Shark fin soup, that exotic but pricey delicacy said to boost sexual potency and prevent heart disease, is going off menus in some Singapore hotels and restaurants in an effort to save sharks which face extinction from overfishing.
The fins of an adult shark can only feed five people and many small sharks are killed every day to meet the growing demand.
This is not restricted to just shark fins. Many hotels and restaurants have also taken off their menus other such endangered species like Chilean sea bass and blue/yellow fin tuna.
To encourage customers to hold shark fin-free wedding banquets, luxury resort Capella Singapore is giving wedding couples free accommodation of one night and a certificate of acknowledgement for their contribution to conservation.
Many restaurants have also vowed not to serve shark fin soup. In the last few months five-star hotels like Fairmount and Shangri-La, for instance, have decided not to serve shark fin soup, mostly served on important occasions such as weddings, banquets and important business meetings.
However, experts say this is just a drop in the proverbial ocean. It is a multi-million dollar industry globally.
"Shark fin soup is erroneously associated with prosperity and good health. The tradition of serving shark fin soup began as a dish served only to the emperors and their guests in China. But then it became a delicacy and is a must in all high-end wedding parties and other functions in Singapore," Michael Ma, hotelier and environmentalist, told IANS.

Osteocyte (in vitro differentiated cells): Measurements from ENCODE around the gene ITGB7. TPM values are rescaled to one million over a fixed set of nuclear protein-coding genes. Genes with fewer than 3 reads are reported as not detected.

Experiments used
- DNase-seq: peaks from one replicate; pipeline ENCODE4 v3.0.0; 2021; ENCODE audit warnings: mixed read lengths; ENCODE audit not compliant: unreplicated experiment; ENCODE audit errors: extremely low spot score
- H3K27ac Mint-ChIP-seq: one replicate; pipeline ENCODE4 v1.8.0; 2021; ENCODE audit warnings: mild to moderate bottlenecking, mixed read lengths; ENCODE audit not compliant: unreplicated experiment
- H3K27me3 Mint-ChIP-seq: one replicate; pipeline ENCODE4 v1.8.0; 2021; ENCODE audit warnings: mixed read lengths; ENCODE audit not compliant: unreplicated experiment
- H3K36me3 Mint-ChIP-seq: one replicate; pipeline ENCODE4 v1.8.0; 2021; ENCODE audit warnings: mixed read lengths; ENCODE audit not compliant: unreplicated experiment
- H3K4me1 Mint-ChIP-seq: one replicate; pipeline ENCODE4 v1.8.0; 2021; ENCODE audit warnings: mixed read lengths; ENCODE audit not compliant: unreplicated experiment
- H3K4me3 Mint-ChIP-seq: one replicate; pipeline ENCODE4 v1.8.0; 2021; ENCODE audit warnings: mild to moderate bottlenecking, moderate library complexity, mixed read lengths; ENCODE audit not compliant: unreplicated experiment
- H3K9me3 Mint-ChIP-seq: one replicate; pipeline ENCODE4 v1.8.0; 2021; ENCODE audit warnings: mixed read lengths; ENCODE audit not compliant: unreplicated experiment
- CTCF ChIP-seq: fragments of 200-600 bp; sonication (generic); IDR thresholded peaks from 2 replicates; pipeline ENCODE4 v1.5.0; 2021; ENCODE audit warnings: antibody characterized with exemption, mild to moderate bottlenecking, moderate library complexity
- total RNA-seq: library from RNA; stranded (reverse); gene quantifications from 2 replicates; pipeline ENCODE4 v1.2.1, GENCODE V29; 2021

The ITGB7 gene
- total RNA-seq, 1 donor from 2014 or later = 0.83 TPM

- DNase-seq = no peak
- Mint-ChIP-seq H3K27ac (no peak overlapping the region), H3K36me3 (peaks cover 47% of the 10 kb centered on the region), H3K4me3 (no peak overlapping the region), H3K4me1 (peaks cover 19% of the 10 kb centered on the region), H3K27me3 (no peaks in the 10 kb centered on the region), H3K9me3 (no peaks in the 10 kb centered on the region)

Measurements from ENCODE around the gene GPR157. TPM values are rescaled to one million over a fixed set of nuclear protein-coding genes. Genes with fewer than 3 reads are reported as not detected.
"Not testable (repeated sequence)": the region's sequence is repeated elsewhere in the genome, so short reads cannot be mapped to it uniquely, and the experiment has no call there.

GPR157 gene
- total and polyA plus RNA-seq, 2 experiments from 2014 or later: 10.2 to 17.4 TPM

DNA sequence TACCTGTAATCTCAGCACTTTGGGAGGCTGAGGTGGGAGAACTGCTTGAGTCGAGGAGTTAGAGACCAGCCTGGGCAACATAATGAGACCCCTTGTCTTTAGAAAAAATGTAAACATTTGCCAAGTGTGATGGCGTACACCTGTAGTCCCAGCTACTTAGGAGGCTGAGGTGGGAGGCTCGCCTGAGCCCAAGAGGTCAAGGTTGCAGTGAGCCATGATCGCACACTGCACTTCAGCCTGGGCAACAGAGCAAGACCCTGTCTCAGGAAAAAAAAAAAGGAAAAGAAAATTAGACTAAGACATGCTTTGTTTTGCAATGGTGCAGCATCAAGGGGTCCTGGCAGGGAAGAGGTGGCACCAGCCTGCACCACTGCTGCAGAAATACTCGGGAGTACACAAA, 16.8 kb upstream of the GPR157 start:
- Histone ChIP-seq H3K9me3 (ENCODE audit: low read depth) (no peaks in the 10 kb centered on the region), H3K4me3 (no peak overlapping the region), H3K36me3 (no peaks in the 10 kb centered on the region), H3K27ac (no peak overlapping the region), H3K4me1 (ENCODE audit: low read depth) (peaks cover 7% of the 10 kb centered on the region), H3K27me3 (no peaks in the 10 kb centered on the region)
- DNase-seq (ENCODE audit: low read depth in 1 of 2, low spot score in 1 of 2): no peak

Michael heads the famous IndoChine group that has several resorts and restaurants in Singapore, Thailand, Indonesia and Germany.
He is spearheading a no shark fin soup policy since 1999 in his resorts and restaurants.
"Wedding banquets make a third of our business but we lose out to other competitors as we don't serve shark fin soups, but no regrets. I am a professional diver and the Philippines used to be a shark alley but now you don't get to see them; so I know these small steps can help in spreading awareness and protecting the fish known as lion of the sea," said Michael.
For the last 10 years, IndoChine has been running the Green Festival.
This year's event kicked off Nov 22 with the Marine Conservation Forum - a discussion on shark conservation held along with the International Union for the Conservation of Nature (IUCN) and NGO Shark Savers.
The event will also see the 'Go Green Dance Party' with artists from Singapore performing at an IndoChine property. It will be followed by a wine and cheese evening with a screening of Rob Stewart's award-winning movie "Sharkwater".
The event ends Nov 28 with the annual gala dinner 'I'm FINished with FINS'.
There will also be a charity auction and the proceeds will go towards helping reduce the demand for shark fin soup to protect sharks from being driven to extinction.
"While having a festival may not exactly be a purist's idea of going green, I do think it's a commendable effort to bring awareness of conservation to high society folks who may not otherwise have much time to think about green issues with so many other priorities in their busy lives," said Michael, who has attended several UN climate change conferences.
Anshuman Saikia, regional programme support coordinator of IUCN, called for a ban on shark fishing.
"The Maldives has banned shark fishing, realising the importance of the fish, and other countries should follow suit," Saikia told IANS.
"Sharks are vital to the health of marine ecosystems and yet all 14 species most prevalent in the shark fin trade are now at the risk of extinction," he said.